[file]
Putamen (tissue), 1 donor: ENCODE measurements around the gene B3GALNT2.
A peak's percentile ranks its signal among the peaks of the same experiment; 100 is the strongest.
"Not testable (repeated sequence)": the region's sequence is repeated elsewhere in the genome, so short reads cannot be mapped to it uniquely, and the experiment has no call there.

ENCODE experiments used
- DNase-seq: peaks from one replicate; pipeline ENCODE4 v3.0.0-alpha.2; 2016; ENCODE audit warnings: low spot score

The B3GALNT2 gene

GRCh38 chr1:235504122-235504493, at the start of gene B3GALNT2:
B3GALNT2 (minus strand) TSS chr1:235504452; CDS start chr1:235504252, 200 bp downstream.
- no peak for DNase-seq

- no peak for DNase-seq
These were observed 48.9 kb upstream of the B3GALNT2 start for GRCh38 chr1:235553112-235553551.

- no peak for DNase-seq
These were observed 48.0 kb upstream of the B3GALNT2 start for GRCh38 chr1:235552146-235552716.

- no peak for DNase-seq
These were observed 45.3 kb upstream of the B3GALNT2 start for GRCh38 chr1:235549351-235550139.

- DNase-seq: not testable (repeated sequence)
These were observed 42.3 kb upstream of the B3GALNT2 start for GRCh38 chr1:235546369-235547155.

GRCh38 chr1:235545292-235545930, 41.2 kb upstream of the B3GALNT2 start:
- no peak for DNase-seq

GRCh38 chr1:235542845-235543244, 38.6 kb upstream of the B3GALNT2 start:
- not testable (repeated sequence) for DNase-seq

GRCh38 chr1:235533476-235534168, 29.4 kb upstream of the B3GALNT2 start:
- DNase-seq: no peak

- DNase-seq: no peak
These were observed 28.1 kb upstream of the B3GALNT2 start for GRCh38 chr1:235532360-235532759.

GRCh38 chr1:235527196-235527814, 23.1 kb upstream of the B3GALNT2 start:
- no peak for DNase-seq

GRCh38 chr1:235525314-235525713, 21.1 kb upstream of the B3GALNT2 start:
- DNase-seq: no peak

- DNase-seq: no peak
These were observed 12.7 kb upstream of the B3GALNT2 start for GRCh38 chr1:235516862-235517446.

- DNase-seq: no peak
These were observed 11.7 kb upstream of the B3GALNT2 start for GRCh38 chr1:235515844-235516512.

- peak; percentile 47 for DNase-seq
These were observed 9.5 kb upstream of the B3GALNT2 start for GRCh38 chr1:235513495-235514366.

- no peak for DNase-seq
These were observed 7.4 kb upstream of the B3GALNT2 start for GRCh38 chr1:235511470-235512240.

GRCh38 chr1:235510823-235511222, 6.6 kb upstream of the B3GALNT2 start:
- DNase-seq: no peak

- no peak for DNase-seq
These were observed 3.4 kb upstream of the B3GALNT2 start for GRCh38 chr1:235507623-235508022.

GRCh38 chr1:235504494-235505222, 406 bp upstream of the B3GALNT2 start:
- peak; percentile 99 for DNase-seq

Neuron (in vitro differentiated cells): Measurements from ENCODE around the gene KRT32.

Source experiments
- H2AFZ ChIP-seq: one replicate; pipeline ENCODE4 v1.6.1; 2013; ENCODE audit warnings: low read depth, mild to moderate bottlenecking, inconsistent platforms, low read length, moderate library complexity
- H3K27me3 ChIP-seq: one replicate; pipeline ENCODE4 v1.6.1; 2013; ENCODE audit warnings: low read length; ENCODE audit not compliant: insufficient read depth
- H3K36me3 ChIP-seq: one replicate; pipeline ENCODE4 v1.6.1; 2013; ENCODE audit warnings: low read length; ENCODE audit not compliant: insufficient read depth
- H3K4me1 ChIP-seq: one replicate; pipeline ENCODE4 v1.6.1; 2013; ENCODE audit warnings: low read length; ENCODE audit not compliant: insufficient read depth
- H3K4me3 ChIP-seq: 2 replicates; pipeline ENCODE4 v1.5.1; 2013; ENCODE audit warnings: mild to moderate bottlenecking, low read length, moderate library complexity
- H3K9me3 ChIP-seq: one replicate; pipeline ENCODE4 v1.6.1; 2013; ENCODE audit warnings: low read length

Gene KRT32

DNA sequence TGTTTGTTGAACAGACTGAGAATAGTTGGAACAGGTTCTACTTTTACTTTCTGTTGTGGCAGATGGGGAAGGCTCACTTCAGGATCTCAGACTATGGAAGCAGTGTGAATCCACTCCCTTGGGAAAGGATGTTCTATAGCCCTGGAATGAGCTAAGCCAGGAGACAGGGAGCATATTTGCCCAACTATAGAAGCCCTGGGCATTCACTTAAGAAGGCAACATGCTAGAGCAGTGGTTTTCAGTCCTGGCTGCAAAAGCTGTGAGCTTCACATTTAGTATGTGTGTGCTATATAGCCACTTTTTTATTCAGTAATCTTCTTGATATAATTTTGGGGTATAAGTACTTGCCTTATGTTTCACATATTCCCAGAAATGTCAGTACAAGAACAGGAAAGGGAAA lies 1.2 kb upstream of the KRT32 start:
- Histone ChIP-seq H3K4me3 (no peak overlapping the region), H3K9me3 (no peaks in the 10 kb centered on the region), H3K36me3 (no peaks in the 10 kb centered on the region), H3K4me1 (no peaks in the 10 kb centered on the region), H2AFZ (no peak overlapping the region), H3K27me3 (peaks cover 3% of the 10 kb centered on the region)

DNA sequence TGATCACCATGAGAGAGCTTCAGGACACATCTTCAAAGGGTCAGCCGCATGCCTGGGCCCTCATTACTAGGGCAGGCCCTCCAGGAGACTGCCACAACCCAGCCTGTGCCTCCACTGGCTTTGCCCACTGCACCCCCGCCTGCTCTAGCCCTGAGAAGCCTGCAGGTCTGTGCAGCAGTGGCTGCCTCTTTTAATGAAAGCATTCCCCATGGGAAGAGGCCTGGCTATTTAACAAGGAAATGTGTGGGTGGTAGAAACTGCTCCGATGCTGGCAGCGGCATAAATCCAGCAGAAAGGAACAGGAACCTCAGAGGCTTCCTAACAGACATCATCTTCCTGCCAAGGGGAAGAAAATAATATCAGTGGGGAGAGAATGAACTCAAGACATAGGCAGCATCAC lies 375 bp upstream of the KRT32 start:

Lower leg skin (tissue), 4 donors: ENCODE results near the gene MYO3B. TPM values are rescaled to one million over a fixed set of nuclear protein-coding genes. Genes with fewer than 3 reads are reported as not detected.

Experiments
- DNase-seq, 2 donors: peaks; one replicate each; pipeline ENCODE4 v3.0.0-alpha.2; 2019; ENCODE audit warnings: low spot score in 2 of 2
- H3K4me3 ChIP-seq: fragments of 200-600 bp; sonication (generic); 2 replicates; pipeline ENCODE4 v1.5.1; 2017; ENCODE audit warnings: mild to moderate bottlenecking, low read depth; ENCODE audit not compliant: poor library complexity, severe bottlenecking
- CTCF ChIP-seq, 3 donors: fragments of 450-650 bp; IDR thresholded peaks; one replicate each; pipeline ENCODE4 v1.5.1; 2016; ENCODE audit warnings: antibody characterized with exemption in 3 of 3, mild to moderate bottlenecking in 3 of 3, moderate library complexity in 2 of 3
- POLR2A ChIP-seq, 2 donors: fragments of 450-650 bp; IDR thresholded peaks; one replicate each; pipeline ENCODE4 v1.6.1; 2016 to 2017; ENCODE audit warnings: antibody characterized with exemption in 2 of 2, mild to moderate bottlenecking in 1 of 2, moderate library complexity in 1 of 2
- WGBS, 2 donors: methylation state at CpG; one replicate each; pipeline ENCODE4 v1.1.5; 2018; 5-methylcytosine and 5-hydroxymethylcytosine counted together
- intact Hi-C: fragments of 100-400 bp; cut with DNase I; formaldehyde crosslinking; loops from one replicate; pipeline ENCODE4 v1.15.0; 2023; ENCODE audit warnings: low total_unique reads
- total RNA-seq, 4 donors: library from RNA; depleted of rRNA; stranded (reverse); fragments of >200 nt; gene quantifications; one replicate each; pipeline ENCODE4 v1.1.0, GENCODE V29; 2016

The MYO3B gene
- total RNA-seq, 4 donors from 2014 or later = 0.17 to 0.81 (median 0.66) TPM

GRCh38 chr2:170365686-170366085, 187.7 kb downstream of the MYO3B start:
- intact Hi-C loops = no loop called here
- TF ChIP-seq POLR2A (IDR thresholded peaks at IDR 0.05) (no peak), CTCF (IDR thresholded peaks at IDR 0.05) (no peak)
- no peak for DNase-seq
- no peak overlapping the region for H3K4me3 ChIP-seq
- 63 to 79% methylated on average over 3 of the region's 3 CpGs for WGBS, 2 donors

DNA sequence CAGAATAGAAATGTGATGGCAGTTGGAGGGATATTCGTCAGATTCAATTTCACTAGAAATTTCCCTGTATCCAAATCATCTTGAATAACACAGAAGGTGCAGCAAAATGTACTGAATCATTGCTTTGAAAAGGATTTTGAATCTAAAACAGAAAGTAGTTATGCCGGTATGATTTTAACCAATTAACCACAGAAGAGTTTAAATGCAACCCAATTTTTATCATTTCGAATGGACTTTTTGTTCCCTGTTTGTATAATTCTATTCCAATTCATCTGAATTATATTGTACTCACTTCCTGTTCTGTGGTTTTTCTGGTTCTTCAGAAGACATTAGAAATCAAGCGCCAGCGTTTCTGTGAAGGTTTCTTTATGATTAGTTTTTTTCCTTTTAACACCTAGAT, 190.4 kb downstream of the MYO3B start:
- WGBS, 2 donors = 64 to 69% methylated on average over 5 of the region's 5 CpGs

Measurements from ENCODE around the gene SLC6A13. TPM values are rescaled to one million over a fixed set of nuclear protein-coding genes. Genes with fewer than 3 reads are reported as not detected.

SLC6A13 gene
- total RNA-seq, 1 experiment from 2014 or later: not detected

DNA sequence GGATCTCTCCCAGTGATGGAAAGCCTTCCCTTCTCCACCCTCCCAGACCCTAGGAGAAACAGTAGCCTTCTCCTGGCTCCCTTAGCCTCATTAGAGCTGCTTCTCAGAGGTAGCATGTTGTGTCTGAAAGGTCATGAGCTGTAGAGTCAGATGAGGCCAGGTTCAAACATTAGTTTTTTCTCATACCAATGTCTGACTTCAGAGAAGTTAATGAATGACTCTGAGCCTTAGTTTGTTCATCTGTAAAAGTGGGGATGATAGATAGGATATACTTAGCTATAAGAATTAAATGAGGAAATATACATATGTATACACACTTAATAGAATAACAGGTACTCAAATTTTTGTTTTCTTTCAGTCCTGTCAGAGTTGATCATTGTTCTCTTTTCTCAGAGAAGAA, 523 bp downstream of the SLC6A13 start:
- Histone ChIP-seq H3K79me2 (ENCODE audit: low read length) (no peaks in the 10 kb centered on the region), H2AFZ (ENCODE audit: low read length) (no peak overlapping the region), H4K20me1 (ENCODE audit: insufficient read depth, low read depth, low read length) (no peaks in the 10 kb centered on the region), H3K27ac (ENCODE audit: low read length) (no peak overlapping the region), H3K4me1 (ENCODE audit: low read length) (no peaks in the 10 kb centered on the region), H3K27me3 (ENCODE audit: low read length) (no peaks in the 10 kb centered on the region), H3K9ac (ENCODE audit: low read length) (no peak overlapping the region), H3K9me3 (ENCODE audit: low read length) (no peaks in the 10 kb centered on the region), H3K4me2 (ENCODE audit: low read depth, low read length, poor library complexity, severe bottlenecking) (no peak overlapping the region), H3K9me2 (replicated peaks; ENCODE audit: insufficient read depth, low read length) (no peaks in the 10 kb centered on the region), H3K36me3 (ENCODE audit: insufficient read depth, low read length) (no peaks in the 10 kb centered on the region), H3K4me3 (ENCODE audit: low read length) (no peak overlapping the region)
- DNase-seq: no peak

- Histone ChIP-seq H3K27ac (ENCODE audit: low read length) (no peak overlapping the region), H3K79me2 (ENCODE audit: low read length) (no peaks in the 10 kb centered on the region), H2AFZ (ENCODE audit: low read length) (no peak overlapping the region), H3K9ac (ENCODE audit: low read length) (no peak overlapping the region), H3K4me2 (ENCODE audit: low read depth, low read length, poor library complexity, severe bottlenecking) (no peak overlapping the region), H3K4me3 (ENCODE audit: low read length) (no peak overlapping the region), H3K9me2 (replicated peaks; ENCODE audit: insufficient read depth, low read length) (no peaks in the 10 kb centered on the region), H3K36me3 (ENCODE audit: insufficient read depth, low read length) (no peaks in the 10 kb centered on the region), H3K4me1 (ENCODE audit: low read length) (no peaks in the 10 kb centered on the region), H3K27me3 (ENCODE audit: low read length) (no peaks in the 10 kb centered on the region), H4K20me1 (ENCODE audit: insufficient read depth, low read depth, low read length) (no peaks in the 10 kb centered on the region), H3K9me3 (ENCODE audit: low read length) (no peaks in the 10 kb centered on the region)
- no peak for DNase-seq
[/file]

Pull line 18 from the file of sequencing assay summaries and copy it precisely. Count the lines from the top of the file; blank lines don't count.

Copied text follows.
GRCh38 chr1:235545292-235545930, 41.2 kb upstream of the B3GALNT2 start: